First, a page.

Researchers Uncover New GPU Side-Channel Vulnerability Leaking Sensitive Data

Researchers Uncover New GPU Side-Channel Vulnerability Leaking Sensitive Data

A novel side-channel attack called renders virtually all modern graphics processing units (GPU) vulnerable to information leakage.

Graphical data compression is a feature in integrated GPUs (iGPUs) that allows for saving memory bandwidth and improving performance when rendering frames, compressing visual data losslessly even when it’s not requested by software.

The study found that the compression, which happens in various vendor-specific and undocumented ways, induces data-dependent DRAM traffic and cache occupancy that can be measured using a side-channel.

Successful exploitation could allow a malicious web page to infer the values of individual pixels from another web page embedded in an iframe element in the latest version of Google Chrome, effectively circumventing critical security boundaries such as same-origin policy (SOP).

Chrome and Microsoft Edge are particularly vulnerable to the attack because they allow cross-origin iframes to be loaded with cookies, permit rendering SVG filters on iframes, and delegate rendering tasks to the GPU. However, Mozilla Firefox and Apple Safari are not impacted.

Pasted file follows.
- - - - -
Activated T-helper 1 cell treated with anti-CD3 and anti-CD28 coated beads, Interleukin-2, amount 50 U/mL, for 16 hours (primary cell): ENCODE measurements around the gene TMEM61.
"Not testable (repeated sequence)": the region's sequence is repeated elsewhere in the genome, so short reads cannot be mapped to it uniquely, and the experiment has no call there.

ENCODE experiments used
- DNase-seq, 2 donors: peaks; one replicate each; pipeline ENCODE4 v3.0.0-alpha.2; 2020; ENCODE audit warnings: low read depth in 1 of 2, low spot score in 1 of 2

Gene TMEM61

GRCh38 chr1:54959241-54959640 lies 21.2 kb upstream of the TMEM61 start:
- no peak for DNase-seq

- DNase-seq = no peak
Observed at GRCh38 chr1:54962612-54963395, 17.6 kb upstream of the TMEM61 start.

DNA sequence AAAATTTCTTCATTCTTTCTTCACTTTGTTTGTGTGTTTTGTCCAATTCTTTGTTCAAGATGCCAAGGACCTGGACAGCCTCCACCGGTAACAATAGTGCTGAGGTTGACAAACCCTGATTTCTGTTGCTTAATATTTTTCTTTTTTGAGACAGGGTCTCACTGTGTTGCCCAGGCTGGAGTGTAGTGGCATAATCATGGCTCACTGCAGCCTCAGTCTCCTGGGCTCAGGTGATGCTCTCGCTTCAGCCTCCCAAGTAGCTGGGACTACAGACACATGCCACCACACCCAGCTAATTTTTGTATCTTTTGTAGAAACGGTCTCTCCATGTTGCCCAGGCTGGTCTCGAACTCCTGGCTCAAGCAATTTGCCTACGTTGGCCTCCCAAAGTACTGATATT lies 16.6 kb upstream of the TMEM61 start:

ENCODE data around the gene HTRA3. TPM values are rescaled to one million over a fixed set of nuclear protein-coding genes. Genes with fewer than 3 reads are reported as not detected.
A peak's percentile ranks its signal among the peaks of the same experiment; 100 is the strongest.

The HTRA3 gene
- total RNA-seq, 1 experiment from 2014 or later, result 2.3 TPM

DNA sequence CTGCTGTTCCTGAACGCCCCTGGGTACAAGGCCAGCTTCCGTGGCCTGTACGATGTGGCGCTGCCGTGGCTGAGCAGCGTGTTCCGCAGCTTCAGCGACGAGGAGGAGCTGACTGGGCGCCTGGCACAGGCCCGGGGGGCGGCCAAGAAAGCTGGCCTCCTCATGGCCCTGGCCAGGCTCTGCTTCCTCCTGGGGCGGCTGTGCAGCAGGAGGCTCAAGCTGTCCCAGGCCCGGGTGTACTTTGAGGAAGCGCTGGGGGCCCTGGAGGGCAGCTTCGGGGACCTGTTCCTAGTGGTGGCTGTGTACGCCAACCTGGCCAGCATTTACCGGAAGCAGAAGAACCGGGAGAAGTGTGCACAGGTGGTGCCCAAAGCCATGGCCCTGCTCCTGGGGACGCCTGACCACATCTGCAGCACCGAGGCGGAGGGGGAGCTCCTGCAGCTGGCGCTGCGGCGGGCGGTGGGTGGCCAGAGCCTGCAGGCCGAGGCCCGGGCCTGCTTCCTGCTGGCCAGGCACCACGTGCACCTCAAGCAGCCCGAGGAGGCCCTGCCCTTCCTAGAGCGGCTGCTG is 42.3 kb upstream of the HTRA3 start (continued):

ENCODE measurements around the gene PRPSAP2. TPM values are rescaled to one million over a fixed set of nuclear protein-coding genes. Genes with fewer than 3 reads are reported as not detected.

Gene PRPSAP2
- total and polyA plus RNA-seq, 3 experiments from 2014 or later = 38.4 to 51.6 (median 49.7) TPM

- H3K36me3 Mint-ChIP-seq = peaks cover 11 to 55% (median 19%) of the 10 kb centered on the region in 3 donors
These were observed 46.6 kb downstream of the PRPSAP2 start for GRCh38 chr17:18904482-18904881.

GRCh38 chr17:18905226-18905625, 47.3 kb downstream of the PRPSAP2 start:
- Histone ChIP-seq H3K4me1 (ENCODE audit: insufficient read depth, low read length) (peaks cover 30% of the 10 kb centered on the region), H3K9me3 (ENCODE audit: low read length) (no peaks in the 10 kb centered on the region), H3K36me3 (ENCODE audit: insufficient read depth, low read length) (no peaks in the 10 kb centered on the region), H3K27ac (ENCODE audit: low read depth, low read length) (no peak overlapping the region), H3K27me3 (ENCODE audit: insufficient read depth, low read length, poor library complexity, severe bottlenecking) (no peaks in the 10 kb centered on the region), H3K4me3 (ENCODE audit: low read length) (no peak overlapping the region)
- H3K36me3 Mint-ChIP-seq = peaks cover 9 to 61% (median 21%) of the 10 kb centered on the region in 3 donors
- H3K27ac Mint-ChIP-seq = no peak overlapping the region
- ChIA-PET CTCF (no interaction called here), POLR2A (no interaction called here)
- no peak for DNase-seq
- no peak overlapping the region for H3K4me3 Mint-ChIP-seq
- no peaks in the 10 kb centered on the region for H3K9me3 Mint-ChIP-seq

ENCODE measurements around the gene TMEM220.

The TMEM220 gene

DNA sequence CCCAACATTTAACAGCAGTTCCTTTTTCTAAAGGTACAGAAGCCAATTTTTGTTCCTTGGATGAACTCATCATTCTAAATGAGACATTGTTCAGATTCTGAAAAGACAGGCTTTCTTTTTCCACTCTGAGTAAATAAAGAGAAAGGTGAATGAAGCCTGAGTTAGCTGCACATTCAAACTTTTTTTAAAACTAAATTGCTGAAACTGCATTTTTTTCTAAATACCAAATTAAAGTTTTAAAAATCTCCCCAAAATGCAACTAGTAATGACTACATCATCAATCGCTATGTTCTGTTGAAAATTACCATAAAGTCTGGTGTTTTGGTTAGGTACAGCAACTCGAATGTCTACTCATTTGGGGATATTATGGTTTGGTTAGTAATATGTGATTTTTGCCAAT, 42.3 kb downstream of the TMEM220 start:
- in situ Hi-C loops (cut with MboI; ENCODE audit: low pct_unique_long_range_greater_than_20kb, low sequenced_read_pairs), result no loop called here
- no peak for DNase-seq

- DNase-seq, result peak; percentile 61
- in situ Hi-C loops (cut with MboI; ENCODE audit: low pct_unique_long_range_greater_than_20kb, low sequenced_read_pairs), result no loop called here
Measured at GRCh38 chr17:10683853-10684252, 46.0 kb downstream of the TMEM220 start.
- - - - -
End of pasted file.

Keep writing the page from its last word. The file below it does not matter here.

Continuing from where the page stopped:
This, in turn, is rooted in the fact that some web standards allow for the framing page to apply visual effects (i.e., SVG filters) to the iframed page, thereby exposing the mechanism to side-channel attacks by, say, computing the time differences between rendering black and white pixels and then distinguish between them using the timing information.

Affected GPUs include those from AMD, Apple, Arm, Intel, Nvidia, and Qualcomm. That said, websites that already deny being embedded by cross-origin websites via X-Frame-Options and Content Security Policy (CSP) rules are not susceptible to the pixel-stealing attack.